Depression research from the British
Journal of Psychiatry vol 205 number 5 – November 2014.
The following information from the November edition of the British Journal of Psychiatry provides interesting information on causes of depression and others.
1) Younger people with affective disorders such as depression who also have high levels of co-morbidity relating to substance misuse also suffer marked functional impairment (Scott et al).
The authors feel that outcome assessment is more appropriate by functional parameters rather than mood symptoms alone.
2) Adult depression was associated with low birth weight but not prematurity as by systematic review and meta anlysis (Loret De Mola). The aetiology hypothesised was that there was over production of stress hormones which adversely affected the hypothalamic-pituitary-adrenal axis.
3) In patients suffering schizophrenia compared to those who are healthy; a more marked reduction is the size of the hippocampus was observed in terms age progression. Cognition and socio-occupational changes were more markedly affected than memory or psychosis (Pujol et al).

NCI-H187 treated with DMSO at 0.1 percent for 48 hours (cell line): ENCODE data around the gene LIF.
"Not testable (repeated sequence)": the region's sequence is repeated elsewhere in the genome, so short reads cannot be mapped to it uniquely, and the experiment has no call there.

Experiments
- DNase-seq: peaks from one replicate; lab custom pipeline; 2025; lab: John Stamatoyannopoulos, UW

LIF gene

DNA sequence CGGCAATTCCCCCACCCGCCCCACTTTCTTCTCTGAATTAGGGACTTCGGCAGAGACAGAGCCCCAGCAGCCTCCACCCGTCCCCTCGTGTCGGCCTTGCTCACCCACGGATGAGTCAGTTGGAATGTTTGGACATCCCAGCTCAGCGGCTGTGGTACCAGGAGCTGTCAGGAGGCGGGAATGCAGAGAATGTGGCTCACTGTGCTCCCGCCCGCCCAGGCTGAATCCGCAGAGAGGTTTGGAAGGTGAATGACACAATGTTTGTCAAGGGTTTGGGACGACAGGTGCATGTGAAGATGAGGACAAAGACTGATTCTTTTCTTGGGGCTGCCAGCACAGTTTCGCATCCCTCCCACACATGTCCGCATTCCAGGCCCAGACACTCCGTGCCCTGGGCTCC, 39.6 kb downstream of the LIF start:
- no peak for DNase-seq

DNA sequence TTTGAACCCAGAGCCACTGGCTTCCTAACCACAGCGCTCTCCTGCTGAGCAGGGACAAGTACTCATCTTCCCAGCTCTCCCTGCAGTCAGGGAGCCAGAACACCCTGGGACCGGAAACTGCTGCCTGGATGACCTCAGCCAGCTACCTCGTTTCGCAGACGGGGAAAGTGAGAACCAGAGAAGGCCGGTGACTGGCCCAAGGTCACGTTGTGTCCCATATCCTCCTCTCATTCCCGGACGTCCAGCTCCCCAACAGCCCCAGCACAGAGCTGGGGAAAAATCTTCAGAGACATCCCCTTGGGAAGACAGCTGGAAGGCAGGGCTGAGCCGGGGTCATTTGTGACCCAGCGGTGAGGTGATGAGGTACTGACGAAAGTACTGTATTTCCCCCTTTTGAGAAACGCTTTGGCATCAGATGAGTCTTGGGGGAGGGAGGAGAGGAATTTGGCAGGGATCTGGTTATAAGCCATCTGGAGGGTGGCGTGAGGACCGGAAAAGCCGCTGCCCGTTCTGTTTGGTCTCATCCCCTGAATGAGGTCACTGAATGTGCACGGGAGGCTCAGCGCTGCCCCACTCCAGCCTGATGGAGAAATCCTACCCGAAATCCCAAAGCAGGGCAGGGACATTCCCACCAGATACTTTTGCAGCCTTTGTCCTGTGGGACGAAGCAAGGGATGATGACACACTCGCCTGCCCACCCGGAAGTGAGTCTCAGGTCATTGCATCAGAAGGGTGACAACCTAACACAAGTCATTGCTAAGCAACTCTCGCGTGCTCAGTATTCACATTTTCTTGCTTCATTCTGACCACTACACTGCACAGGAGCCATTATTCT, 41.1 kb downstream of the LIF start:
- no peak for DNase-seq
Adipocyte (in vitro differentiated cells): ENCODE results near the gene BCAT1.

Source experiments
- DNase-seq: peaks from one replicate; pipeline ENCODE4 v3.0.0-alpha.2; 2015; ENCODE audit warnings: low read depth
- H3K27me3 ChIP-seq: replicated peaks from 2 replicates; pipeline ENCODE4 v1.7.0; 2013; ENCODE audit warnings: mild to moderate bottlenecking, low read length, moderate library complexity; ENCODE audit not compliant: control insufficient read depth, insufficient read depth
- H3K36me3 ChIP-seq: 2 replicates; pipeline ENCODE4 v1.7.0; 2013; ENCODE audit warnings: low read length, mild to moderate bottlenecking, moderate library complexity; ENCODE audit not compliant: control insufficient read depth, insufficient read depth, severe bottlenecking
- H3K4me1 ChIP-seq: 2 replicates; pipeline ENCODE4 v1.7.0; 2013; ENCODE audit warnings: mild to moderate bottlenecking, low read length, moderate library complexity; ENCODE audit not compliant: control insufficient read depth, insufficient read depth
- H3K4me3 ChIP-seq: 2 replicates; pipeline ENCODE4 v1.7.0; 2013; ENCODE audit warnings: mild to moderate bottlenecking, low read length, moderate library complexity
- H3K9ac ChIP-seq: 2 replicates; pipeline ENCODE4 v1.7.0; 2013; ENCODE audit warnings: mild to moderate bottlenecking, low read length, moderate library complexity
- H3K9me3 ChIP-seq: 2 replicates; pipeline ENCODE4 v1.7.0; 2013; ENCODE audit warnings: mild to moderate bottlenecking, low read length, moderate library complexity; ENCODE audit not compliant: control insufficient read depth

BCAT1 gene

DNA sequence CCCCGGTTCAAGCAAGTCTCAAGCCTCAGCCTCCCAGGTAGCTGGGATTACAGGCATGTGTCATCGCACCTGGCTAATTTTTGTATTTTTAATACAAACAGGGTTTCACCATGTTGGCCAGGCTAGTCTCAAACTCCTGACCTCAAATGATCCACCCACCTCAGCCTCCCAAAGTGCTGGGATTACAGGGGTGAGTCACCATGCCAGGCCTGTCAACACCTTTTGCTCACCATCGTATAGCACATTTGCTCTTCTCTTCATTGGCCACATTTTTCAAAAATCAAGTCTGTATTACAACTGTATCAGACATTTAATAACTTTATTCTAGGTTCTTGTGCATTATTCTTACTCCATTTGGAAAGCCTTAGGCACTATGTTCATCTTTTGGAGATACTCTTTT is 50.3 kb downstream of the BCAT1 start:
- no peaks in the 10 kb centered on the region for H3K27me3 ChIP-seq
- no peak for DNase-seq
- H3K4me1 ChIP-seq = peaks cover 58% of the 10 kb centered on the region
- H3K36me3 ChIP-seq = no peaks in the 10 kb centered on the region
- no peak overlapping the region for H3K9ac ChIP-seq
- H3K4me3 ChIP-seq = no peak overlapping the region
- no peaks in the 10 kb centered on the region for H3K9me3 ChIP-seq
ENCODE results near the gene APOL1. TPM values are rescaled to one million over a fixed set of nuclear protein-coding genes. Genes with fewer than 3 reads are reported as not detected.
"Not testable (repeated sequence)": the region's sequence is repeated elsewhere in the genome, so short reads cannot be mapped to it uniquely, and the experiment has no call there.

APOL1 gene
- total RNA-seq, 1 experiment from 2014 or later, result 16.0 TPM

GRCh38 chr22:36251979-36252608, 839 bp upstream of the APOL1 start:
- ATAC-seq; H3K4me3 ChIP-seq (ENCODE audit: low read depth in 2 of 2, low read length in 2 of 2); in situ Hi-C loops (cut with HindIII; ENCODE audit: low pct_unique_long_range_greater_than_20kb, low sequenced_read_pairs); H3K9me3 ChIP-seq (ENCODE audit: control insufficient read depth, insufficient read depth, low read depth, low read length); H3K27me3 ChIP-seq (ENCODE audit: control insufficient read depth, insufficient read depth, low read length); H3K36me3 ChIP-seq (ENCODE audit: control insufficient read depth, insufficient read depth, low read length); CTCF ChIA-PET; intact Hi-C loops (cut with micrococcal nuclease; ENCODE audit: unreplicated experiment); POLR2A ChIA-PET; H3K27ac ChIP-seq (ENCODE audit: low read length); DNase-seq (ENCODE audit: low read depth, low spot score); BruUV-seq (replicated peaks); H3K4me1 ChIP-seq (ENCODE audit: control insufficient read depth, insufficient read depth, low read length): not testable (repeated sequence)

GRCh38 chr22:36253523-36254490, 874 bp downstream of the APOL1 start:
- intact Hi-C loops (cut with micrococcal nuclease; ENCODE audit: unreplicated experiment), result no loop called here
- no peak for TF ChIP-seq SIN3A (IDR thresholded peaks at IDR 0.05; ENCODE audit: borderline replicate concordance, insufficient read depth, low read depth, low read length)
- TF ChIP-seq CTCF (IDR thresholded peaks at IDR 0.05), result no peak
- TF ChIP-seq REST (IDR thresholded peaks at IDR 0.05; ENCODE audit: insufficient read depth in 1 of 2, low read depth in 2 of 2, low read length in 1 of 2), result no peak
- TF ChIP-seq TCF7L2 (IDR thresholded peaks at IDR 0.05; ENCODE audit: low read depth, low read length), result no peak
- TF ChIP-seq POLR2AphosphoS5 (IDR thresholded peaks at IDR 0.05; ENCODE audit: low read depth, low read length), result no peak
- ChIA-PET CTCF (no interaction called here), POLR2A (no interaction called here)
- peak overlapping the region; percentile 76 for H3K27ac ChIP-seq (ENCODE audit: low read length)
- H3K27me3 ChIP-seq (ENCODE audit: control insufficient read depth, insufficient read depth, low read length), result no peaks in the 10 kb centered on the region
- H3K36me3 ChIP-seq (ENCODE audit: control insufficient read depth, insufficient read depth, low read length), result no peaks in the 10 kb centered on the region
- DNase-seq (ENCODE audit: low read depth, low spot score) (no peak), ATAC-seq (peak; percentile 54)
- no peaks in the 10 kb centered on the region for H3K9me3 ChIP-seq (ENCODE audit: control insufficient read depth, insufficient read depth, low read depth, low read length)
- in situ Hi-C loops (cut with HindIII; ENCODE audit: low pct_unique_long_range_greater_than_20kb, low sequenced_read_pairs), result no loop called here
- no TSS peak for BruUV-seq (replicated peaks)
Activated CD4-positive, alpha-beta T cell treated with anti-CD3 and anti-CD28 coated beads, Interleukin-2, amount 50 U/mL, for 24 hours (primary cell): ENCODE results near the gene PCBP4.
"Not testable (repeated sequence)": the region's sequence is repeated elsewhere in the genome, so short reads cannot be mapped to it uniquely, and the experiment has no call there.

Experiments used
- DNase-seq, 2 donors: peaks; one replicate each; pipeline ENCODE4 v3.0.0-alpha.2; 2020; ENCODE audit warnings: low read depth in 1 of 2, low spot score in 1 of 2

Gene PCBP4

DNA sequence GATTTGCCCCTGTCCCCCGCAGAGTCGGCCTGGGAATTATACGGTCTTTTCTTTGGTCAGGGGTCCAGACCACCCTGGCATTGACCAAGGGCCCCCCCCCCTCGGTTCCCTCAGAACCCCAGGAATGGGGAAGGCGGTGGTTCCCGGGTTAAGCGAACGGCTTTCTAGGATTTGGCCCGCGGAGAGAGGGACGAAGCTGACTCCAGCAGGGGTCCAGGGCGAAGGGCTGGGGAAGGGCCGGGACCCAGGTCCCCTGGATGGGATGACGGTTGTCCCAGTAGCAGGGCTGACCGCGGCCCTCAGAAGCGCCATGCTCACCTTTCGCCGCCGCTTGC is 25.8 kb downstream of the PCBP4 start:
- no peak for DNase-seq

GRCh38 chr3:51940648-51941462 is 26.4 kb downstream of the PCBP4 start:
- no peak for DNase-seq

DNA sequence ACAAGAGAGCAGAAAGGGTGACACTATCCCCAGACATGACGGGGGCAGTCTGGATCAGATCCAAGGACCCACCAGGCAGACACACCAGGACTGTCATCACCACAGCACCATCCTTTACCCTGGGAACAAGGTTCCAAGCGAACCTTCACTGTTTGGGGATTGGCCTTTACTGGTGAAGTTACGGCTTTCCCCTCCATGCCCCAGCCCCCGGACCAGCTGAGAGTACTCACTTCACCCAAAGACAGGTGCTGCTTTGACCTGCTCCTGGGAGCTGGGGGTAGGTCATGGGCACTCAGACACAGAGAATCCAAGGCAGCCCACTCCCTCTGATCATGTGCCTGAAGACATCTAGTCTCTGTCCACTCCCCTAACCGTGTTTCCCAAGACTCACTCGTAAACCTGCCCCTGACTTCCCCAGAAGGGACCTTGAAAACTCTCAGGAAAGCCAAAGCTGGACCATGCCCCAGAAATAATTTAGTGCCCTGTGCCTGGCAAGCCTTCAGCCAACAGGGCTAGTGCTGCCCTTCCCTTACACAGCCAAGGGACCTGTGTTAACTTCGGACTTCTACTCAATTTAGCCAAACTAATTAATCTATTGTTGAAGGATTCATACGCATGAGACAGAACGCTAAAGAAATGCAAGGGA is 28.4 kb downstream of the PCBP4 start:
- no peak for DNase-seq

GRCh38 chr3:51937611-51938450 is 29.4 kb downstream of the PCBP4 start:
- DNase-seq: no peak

4) Obsessive Compulsive Disorder (OCD) is associated with neuro-anatomical changes including cortico-striatal region. Beucke et al demonstrated reduced connectivity in the dorsal medial prefrontal cortex and self referential processing but increased connectivity with insula and parietal cortex, associated with salience and attentional processing associated with rumination.
5) Railway suicides in Germany for psychiatric in-patient care was most strongly associated with change of therapist but also a negative or unchanged therapeutic course. But restlessness, or impulsivity was not predictive (Lukaschek et al).